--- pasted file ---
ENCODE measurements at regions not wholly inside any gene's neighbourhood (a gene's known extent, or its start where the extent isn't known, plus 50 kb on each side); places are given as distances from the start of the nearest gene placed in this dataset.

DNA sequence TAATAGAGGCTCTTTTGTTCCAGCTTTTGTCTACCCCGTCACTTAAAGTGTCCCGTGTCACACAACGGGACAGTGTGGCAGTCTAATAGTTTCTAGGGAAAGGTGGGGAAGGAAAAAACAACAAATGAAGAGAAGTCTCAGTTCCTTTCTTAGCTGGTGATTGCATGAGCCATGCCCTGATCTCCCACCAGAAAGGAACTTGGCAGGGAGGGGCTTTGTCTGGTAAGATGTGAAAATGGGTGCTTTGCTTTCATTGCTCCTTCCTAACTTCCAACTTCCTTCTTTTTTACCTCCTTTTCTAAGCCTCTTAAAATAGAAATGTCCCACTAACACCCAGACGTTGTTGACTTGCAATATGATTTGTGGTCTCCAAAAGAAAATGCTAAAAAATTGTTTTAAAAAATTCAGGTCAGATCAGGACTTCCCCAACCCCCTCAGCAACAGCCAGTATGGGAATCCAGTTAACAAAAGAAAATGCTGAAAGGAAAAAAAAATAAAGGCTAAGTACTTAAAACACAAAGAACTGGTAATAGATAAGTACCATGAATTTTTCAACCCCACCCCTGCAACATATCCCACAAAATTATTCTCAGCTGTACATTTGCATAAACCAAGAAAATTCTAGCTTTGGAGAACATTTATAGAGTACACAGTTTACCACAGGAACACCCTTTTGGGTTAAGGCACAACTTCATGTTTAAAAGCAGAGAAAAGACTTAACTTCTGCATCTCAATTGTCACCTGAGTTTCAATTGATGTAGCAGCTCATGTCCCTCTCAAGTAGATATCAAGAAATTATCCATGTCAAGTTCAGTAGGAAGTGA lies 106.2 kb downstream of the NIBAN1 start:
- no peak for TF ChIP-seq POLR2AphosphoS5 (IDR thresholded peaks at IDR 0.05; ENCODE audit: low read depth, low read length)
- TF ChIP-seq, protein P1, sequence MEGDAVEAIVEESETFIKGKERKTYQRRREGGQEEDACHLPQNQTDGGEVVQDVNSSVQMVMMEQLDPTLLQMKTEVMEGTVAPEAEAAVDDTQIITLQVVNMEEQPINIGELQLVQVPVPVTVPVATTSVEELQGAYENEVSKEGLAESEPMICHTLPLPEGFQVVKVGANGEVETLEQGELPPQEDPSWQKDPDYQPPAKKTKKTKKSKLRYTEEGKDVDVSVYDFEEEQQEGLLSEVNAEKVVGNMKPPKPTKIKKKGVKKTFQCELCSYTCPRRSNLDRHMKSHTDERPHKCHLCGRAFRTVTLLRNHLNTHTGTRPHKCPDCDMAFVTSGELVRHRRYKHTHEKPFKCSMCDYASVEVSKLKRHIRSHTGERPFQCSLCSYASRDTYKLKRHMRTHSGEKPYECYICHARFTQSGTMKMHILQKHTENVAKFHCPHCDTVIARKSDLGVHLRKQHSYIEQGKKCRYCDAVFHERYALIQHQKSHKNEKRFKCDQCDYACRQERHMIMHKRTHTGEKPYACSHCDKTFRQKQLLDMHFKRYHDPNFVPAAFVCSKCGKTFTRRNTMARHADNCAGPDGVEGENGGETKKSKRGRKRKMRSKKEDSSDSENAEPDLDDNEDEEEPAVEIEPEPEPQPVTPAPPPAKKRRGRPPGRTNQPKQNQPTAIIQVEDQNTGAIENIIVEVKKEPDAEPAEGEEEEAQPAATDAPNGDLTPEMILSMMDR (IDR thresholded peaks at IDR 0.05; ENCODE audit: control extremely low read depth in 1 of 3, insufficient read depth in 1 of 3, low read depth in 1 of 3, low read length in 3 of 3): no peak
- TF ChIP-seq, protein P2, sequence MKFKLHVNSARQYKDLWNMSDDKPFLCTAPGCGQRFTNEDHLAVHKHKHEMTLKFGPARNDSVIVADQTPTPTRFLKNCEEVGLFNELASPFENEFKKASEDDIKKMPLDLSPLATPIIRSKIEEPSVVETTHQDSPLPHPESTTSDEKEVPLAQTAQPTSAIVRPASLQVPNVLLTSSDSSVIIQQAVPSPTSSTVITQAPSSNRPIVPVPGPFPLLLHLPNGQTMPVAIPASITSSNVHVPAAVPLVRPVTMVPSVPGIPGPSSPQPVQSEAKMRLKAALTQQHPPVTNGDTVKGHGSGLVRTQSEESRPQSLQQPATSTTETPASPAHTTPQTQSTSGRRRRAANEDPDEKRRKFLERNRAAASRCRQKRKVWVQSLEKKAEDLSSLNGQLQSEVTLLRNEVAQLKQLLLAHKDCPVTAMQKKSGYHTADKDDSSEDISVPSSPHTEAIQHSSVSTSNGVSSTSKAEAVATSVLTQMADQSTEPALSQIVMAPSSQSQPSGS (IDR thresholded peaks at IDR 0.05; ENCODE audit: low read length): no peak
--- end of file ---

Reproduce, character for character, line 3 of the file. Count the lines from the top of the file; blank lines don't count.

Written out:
- no peak for TF ChIP-seq POLR2AphosphoS5 (IDR thresholded peaks at IDR 0.05; ENCODE audit: low read depth, low read length)